The Nature of Liquids 13.2 • Hot lava oozes and flows, scorching everything in its path, and occasionally overrunning nearby houses. When the lava cools, it solidifies into rock. The properties of liquids are related to intermolecular interactions. You will learn about some of the properties of liquids.
13.2 A Model for Liquids • A Model for Liquids • What factors determine the physical properties of a liquid?
13.2 A Model for Liquids • Substances that can flow are referred to as fluids. Both liquids and gases are fluids.
13.2 A Model for Liquids • The interplay between the disruptive motions of particles in a liquid and the attractions among the particles determines the physical properties of liquids.
13.2 Evaporation • Evaporation • What is the relationship between evaporation and kinetic energy?
13.2 Evaporation • The conversion of a liquid to a gas or vapor is called vaporization. • When such a conversion occurs at the surface of a liquid that is not boiling, the process is called evaporation.
13.2 Evaporation • In an open container, molecules that evaporate can escape from the container.
13.2 Evaporation • In a closed container, the molecules cannot escape. They collect as a vapor above the liquid. Some molecules condense back into a liquid.
13.2 Evaporation • During evaporation, only those molecules with a certain minimum kinetic energy can escape from the surface of the liquid.
Evaporation • Animation 15 • Observe the phenomenon of evaporation from a molecular perspective.
13.2 Vapor Pressure • Vapor Pressure • When can a dynamic equilibrium exist between a liquid and its vapor?
13.2 Vapor Pressure • Vapor pressure is a measure of the force exerted by a gas above a liquid.
13.2 Vapor Pressure • In a system at constant vapor pressure, a dynamic equilibrium exists between the vapor and the liquid. The system is in equilibrium because the rate of evaporation of liquid equals the rate of condensation of vapor.
13.2 Vapor Pressure • Vapor Pressure and Temperature Change • An increase in the temperature of a contained liquid increases the vapor pressure. • The particles in the warmed liquid have increased kinetic energy. As a result, more of the particles will have the minimum kinetic energy necessary to escape the surface of the liquid.
13.2 Vapor Pressure
13.2 Vapor Pressure • Vapor Pressure Measurements • The vapor pressure of a liquid can be determined with a device called a manometer.
13.2 Vapor Pressure • Manometer
13.2 Boiling Point • Boiling Point • Under what conditions does boiling occur?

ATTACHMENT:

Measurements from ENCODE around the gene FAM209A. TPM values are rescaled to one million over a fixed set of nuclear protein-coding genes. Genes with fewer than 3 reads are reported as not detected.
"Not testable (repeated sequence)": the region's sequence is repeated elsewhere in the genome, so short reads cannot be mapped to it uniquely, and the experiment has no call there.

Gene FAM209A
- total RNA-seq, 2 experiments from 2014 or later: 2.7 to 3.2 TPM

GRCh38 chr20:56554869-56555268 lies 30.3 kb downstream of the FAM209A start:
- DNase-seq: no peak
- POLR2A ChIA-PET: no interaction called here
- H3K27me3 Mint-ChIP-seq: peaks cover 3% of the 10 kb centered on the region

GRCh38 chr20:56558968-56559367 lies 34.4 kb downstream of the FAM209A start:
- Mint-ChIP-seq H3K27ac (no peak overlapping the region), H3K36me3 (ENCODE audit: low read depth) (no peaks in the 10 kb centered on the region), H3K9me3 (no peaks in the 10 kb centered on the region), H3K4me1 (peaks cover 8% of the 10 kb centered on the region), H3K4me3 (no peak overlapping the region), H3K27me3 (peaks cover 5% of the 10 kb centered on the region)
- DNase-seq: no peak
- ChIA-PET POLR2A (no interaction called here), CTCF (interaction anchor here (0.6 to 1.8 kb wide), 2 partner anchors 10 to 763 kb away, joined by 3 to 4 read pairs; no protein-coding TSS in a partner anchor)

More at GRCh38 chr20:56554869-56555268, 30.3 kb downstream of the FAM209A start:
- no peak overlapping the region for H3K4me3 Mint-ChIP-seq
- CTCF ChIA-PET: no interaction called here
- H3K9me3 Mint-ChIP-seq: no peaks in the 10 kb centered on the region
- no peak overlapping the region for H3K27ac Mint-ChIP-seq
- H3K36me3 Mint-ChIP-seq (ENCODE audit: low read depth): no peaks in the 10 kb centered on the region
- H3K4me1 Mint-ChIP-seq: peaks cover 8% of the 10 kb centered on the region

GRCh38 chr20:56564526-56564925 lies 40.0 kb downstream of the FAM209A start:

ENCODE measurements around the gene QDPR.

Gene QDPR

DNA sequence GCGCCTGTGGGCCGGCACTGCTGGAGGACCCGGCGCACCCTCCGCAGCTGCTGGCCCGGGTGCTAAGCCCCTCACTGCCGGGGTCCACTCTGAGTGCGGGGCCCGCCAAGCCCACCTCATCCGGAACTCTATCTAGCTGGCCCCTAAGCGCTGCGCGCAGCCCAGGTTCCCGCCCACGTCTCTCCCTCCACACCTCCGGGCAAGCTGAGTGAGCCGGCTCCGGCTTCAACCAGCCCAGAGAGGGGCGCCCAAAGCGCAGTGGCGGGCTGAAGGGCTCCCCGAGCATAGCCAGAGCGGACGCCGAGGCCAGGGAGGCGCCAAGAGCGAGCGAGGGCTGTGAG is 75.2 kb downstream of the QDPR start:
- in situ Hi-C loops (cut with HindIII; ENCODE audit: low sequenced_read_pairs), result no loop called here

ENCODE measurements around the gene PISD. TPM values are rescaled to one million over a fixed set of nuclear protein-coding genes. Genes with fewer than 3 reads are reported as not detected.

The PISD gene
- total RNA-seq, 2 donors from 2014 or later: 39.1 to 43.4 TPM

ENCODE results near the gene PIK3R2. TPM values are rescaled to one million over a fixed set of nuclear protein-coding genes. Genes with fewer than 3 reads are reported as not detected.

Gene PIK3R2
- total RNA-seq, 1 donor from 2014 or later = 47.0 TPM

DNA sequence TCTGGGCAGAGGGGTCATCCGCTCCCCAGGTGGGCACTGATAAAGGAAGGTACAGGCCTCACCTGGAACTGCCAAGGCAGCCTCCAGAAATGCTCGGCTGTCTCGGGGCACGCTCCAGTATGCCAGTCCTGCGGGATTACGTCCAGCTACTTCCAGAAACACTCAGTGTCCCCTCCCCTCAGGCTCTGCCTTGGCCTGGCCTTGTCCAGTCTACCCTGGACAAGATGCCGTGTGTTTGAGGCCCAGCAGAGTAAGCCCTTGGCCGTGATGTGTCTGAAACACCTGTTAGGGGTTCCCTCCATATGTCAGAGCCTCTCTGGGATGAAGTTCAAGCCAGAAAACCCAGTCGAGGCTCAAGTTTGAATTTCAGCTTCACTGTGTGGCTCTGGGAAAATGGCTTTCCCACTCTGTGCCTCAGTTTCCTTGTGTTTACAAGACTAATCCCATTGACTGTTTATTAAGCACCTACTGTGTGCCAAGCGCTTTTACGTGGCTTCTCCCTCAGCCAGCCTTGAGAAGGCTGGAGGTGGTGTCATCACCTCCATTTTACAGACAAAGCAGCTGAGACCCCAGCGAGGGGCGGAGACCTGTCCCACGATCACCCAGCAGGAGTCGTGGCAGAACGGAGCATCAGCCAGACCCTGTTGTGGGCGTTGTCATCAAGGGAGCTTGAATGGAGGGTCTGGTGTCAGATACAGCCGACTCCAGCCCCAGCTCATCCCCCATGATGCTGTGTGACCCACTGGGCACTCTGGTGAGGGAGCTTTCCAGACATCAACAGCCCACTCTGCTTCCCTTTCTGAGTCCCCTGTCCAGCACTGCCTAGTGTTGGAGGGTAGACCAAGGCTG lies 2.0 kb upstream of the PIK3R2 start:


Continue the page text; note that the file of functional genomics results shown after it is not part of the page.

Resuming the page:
13.2 Boiling Point • When a liquid is heated to a temperature at which particles throughout the liquid have enough kinetic energy to vaporize, the liquid begins to boil.
13.2 Boiling Point • The temperature at which the vapor pressure of the liquid is just equal to the external pressure on the liquid is the boiling point (bp).
13.2 Boiling Point • Boiling Point and Pressure Changes • Because a liquid boils when its vapor pressure is equal to the external pressure, liquids don’t always boil at the same temperature. • At a lower external pressure, the boiling point decreases. • At a higher external pressure, the boiling point increases.
13.2 Boiling Point • Altitude and Boiling Point
13.2 Boiling Point
Boiling Point • Animation 16 • Relate vapor pressure and boiling point to intermolecular attractive forces.
13.2 Boiling Point • Normal Boiling Point • Because a liquid can have various boiling points depending on pressure, the normal boiling point is defined as the boiling point of a liquid at a pressure of 101.3 kPa.
13.2 Boiling Point
13.2 Section Quiz. • 13.2.
13.2 Section Quiz • 1. In liquids, the attractive forces are • very weak compared with the kinetic energies of the particles. • strong enough to keep the particles confined to fixed locations in the liquid. • strong enough to keep the particles from evaporating. • strong enough to keep particles relatively close together.
13.2 Section Quiz • 2. Which one of the following is a process that absorbs energy? • freezing • condensation • evaporation • solidifying
13.2 Section Quiz • 3. In a sealed gas-liquid system at constant temperature eventually • there will be no more evaporation. • the rate of condensation decreases to zero. • the rate of condensation exceeds the rate of evaporation. • the rate of evaporation equals the rate of condensation.
13.2 Section Quiz • 4. Where must particles have enough kinetic energy to vaporize for boiling to occur? • at the surface of the liquid • at the bottom of the container • along the sides of the container • throughout the liquid
13.2 Section Quiz • 5. The boiling point of a liquid • increases at higher altitudes. • decreases at higher altitudes. • is the same at all altitudes. • decreases as the pressure increases.